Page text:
As the Village Turns 

One with the earth

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One with the earth I've just returned from Minnesota, and today I am proud to report that I can check off one of my lifelong dreams: spending four days lurching uphill amid clouds of savage mosquitoes along boulder-strewn paths with an 18-foot canoe balanced on my head.

Next on my lifelong wish list: three weeks in a really small room with Douglas Bruce listening to him talk about himself, I mean, talk about tax referendums and unconstitutional mill levies.

Anyway, the trip to Minnesota brought us, for four days and three nights, deep into the famed Boundary Waters Canoe Area Wilderness, a name chosen because it reflects the pristine nature of the million-acre paradise of lakes, ponds and rivers, and also because Louisiana had already taken the name "Bug-Infested Swampland."

It was tough work.

Here's what author Robert Beymer has to say in the introduction of his book about the Boundary Waters Canoe Area, a book with the catchy title of Boundary Waters Canoe Area:

"So my wife, Cheryl, and I spent the entire summer of 1998 exploring the water routes," Beymer writes, "paddling 421 miles on 190 lakes and 20 rivers. We also hiked 191 miles on 250 portages and 4 hiking trails. Yes, it was tough work, but somebody's got to do it!"

I did not take Bob's wife, Cheryl, on this trip. Instead I took my own wife, Susie, who is quite the outdoorswoman in her own right. A week before we left on this wilderness adventure, just to give you an example of the Daniel Boone-like survival skills she possesses, Susie hiked to the far end of our deck overlooking the tangled forest of pines and cottonwoods behind our home and ordered a pizza using her cell phone.

The southern edge of the Boundary Waters surrounds the northern Minnesota town of Ely, a Native American word meaning "242 T-shirt shops." We arrived in Ely with our friends, Gil and Mary, after we'd spent a day in Duluth, a mining and shipping town on Lake Superior and a lovely place to visit if you want to watch a tugboat rust.

Mary's own outdoor skills clearly rival those of Susie. On our second day at our remote wilderness camp, for example, Mary announced that the whole thing would be nicer if she had several coat hangers to organize the clothing inside their tent. Susie agreed, and wondered if Patagonia makes steam irons.

Mary had spent months planning the details of this trip, right down to precisely what kind of freeze-dried food we'd be mixing with off-color pond water each night at dinnertime. We had freeze-dried beef stroganoff and freeze-dried beef burgundy, a particularly lovely delicacy with the same general taste and consistency of a can of Play-Doh. (I ate half of mine and used the rest to mold a startling likeness of President Theodore Roosevelt.)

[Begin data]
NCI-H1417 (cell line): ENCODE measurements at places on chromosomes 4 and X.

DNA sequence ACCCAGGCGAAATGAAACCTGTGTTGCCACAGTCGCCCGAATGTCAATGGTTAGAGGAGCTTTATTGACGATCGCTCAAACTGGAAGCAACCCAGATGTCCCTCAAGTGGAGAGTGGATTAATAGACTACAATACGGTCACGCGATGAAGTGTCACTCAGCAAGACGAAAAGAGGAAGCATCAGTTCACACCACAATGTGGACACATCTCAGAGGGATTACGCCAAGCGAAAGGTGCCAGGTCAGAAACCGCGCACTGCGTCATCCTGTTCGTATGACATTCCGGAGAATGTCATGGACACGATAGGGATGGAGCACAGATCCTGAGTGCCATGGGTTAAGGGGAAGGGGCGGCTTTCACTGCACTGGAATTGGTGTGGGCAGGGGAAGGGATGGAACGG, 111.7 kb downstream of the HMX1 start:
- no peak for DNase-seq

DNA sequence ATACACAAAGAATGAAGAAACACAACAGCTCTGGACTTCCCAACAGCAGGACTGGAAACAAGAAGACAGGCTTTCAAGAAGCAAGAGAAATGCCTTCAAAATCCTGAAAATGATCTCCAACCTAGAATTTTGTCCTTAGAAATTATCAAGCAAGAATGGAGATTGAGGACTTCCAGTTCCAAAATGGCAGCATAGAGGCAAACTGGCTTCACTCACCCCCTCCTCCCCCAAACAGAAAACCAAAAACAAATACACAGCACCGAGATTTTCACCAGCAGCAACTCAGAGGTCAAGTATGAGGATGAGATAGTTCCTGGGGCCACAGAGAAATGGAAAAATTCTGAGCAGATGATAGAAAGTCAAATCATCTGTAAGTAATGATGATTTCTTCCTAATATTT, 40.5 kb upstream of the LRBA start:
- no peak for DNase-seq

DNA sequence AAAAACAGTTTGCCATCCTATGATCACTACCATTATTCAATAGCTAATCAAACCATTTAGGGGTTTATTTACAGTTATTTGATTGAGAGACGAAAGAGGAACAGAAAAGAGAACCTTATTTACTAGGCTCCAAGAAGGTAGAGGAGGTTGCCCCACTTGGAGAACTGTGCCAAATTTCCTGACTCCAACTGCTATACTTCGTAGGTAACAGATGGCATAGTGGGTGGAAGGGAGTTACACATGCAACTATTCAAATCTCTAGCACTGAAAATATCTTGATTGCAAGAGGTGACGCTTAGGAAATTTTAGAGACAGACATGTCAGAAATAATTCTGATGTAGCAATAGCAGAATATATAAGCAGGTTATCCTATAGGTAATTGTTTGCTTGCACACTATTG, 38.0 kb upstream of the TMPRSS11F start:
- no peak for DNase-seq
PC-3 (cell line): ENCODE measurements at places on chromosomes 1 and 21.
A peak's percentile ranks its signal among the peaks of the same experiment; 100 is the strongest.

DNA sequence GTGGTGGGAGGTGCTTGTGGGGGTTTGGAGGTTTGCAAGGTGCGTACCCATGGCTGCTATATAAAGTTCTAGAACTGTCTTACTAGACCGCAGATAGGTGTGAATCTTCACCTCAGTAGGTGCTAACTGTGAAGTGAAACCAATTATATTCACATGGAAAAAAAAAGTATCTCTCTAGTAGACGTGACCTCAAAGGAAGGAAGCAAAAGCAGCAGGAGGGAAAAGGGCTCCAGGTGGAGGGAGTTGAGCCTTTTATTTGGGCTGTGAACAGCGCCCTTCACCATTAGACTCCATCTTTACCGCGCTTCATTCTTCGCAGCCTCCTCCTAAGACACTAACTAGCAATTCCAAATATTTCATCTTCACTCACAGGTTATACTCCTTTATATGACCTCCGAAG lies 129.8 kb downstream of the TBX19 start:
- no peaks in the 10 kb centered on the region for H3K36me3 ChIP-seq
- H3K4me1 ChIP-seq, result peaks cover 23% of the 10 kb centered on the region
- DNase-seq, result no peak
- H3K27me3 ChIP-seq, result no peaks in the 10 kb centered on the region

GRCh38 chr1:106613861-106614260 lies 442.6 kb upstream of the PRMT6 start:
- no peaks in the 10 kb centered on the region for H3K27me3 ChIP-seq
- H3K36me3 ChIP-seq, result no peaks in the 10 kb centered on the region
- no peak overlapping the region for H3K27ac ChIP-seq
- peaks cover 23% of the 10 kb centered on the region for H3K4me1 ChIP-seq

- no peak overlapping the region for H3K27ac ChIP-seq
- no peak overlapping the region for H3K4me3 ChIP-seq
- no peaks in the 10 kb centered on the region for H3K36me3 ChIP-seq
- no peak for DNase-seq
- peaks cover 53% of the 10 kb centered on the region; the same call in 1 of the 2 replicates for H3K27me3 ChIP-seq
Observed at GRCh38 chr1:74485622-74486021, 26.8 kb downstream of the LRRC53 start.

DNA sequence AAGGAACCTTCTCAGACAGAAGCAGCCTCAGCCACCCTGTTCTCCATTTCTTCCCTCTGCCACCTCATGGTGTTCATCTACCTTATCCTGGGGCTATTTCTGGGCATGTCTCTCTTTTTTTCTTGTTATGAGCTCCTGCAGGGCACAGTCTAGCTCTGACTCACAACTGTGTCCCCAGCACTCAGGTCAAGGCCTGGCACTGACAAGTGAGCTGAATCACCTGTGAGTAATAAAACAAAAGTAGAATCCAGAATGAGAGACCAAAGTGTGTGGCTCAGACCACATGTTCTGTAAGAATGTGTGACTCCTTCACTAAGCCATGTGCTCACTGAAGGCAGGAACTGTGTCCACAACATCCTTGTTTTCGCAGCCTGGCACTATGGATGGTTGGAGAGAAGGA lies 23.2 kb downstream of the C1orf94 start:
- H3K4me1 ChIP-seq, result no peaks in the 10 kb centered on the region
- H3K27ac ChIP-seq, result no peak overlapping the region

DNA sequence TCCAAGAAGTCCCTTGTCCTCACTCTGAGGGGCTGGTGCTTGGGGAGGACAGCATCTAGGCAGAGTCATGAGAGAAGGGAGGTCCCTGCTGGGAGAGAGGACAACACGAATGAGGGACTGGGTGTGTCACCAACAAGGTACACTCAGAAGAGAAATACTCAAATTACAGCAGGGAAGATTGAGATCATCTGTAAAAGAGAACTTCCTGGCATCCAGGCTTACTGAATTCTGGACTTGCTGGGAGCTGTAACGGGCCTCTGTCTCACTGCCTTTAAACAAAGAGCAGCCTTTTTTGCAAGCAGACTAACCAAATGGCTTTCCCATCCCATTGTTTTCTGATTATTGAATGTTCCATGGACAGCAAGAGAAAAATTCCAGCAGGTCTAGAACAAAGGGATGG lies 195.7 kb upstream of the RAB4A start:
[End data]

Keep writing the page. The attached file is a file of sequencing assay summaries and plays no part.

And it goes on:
Under the canoe

Our adventure began Tuesday morning when Jake, a 20-year-old college student and summer employee of North Country Canoe Outfitters, loaded our gear and canoes, and us, into and onto a van and headed for the trailhead to Gabbro Lake, the first in a series of lakes we'd visit.

Forty minutes later we unloaded the van and I somehow managed to get a 50-pound pack containing our most essential items (a case of Miller Genuine Draft in plastic bottles; no glass containers are allowed into the wilderness area) onto my back. Then, using the technique Jake had showed us the day before, I jerked the canoe off the ground, over my head and onto the ground on the other side of me as a group of young Boy Scouts snickered.

Eventually, however, I got the canoe settled onto my head and shoulder region, supported by my arms extended over my head. I was now carrying about 100 extra pounds, giving me a true understanding of how a turn-of-the-century wilderness adventurer must have felt and, more importantly, what poor Ted Kennedy must feel like when the senatorial aides roll him out of bed each morning.

Gil got a similar pack onto his back and our second canoe onto his head, and, with Susie and Mary carrying fairly heavy packs themselves, we set out on our long quest to find solitude on this frenzied planet. My quest ended after seven steps, when the bow of my canoe, or "hat," crashed into a birch tree, sending me reeling backward and off the trail as everyone pointed at me and laughed. I would exact a bit of revenge for my camping partners' mocking behavior by volunteering to be the "camp cook" for the entire expedition.

Thank God for Jake

Somehow, we carried all the gear over the three-quarter of a mile portage. For the sake of accuracy, however, it should be noted that we were assisted slightly by the young and fit Jake, who at one point took the canoe off my head, the unbelievably heavy pack off my back, put them onto his own body and ran the remaining half-mile to the first lake. I used that time to contemplate the beauty of nature. Although to untrained observers, it might have looked like I was slumped against a log, lapsing in and out of consciousness.

Soon we were in our canoes, paddling toward solitude. After another, shorter portage (combining the French words por ("men") and tage ("carrying canoes on their heads until they can hear their testicles pop") and about a 10-mile paddle, we found a campsite and settled in for four days of unforgettable scenery, peace and a sense of oneness with the earth.

The doctors say I should be able to get my arms down from over my head in about a month.


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